A report on Battle of Lepanto and Age of Sail

The Battle of Lepanto, Paolo Veronese
The Battle of Scheveningen, 10 August 1653, painted by Jan Abrahamsz Beerstraaten.
The banner of the Holy League, flown by John of Austria on his flagship Real. It is made of blue damask interwoven with gold thread, of a length of 7.3 m and a width of 4.4 m at the hoist. It displays the crucified Christ above the coats of arms of Pius V, of Venice, of Charles V, and of John of Austria. The coats of arms are linked by chains symbolizing the alliance.
A ship of war, Cyclopaedia 1728, Vol 2
Order of battle of the two fleets, with an allegory of the three powers of the Holy League in the foreground, fresco by Giorgio Vasari (1572, Sala Regia).
Austronesian proto-historic and historic maritime trade network in the Indian Ocean
Depiction of the Ottoman Navy, detail from the painting by Tommaso Dolabella (1632)
Several of Zheng He's 15th century ships as depicted on a woodblock print, early 17th century
One of the Venetian Galleasses at Lepanto (1851 drawing, after a 1570s painting).
Plan of the Battle (formation of the fleets just before contact)
Fresco in the Vatican's Gallery of Maps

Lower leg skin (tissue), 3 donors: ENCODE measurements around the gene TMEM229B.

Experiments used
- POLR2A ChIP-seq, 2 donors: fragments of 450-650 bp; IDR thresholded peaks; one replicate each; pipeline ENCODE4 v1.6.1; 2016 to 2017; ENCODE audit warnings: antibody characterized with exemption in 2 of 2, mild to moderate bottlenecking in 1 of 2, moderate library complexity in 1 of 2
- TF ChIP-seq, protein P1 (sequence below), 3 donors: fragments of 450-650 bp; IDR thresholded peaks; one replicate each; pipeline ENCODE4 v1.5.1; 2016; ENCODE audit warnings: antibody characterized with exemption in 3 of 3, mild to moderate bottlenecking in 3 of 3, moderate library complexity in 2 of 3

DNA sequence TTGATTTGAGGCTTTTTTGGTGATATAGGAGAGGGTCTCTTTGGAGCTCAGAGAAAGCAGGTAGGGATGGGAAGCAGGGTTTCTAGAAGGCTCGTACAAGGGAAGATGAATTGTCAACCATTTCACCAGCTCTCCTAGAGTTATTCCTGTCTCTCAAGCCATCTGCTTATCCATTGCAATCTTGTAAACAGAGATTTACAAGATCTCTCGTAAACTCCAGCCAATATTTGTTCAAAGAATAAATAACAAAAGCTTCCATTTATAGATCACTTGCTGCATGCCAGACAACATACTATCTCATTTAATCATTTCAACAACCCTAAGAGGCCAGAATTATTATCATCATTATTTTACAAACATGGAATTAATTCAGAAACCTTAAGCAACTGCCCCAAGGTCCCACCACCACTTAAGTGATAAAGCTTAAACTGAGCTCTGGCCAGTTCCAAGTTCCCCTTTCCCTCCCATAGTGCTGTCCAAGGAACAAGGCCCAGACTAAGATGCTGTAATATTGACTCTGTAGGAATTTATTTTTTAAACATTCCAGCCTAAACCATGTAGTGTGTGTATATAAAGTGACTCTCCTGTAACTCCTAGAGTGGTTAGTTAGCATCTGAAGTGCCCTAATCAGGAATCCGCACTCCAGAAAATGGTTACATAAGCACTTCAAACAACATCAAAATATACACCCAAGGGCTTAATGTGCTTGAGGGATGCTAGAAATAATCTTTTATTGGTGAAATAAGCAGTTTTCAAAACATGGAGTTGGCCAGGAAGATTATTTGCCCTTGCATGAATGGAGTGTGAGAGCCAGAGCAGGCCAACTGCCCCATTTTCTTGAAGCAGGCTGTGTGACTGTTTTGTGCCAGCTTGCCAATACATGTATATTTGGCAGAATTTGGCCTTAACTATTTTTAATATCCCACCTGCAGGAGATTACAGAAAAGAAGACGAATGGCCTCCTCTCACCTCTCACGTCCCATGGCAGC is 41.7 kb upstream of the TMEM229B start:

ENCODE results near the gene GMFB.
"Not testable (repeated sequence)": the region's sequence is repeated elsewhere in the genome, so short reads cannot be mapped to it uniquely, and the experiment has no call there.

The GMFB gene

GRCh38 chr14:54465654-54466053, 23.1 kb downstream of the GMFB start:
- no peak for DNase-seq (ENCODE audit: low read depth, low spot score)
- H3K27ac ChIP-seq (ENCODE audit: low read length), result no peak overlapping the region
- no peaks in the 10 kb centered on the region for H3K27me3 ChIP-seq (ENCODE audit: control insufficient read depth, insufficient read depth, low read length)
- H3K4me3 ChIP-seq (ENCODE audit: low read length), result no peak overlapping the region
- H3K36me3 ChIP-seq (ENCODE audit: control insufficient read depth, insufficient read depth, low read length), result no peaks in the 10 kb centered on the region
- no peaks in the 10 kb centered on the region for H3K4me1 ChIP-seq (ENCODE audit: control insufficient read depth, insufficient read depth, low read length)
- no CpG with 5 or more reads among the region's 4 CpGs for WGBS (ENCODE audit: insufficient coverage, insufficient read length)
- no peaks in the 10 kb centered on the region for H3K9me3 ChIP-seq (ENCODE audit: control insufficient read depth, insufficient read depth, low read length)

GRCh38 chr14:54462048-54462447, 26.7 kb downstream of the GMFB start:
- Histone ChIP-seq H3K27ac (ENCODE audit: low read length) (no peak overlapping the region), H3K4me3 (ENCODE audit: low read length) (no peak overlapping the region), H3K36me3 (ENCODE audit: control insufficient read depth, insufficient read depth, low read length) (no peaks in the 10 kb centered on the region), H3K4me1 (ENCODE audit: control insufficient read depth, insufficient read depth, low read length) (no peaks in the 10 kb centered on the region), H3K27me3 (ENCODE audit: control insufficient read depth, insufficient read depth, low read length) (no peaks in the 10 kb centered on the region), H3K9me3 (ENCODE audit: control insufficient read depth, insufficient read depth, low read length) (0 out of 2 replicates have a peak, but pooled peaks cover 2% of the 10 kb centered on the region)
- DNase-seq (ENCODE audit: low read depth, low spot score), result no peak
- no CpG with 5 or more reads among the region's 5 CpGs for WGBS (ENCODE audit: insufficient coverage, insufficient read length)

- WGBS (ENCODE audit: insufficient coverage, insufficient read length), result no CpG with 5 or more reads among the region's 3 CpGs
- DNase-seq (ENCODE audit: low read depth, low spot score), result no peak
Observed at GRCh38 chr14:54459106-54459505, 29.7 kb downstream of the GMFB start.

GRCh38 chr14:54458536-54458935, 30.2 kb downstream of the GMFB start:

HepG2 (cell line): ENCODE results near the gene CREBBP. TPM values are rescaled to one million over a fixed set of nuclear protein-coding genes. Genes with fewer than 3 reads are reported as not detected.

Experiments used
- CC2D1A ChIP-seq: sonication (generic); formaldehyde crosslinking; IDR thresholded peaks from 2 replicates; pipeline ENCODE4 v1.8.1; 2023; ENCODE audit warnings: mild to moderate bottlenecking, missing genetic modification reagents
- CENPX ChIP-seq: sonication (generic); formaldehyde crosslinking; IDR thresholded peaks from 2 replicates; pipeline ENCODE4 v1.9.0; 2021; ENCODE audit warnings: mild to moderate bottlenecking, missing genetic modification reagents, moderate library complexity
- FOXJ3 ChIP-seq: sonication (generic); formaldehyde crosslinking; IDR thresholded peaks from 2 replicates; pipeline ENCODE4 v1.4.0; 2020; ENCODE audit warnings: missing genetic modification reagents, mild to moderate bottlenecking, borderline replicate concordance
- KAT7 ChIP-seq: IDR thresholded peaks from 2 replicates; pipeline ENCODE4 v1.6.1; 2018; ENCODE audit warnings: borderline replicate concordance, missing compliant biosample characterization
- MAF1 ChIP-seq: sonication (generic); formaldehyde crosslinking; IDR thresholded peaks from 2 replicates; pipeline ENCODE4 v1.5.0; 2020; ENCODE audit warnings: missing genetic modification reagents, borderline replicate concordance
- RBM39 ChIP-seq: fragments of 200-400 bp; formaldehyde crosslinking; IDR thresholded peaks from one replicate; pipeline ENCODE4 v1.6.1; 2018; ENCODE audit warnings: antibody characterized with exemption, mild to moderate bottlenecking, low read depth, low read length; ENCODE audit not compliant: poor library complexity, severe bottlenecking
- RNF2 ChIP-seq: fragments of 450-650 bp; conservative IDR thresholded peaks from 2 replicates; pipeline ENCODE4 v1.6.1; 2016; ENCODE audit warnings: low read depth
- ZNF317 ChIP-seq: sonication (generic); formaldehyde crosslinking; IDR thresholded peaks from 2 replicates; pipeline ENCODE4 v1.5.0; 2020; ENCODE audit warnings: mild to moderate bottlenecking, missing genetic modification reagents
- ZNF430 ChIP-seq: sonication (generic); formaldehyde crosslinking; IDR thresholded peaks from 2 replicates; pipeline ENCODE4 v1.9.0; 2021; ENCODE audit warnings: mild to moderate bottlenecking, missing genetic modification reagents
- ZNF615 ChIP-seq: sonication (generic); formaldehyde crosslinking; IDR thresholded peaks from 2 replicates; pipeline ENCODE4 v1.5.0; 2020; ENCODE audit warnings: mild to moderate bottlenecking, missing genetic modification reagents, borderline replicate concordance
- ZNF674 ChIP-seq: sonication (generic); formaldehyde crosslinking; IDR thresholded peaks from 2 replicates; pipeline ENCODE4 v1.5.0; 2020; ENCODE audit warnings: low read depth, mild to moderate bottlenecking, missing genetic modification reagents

The Victors of Lepanto, John of Austria, Marcantonio Colonna and Sebastiano Venier (anonymous oil painting, c. 1575, formerly in Ambras Castle, now Kunsthistorisches Museum, Vienna)
Jacopo Ligozzi, The Return of the Knights of Saint Stephen from the Battle of Lepanto (c. 1610, Santo Stefano dei Cavalieri, Pisa)
Battle of Lepanto by Martin Rota, 1572 print, Venice
Felipe II offers Prince Fernando to Victory by Titian, c. 1572–1575, Museo del Prado, Madrid
Monument to John of Austria in Messina
The Battle of Lepanto by Andrea Vicentino (c. 1600, Doge's Palace, Venice)
The Battle of Lepanto by Tommaso Dolabella (c. 1625–1630, Wawel Castle, Cracow)
The Battle of Lepanto by Andries van Eertvelt (1640)
The Battle of Lepanto by Juan Luna (1887, Spanish Senate, Madrid)
The Battle of Lepanto by Tintoretto
The Battle of Lepanto by anonymous
The Battle of Lepanto by Giorgio Vasari

Over the following decades, the increasing importance of the galleon and the line of battle tactic would displace the galley as the major warship of its era, marking the beginning of the "Age of Sail".

- Battle of Lepanto

For warships, the age of sail runs roughly from the Battle of Lepanto in 1571, the last significant engagement in which oar-propelled galleys played a major role, to the development of steam-powered warships.

- Age of Sail
The Battle of Lepanto, Paolo Veronese

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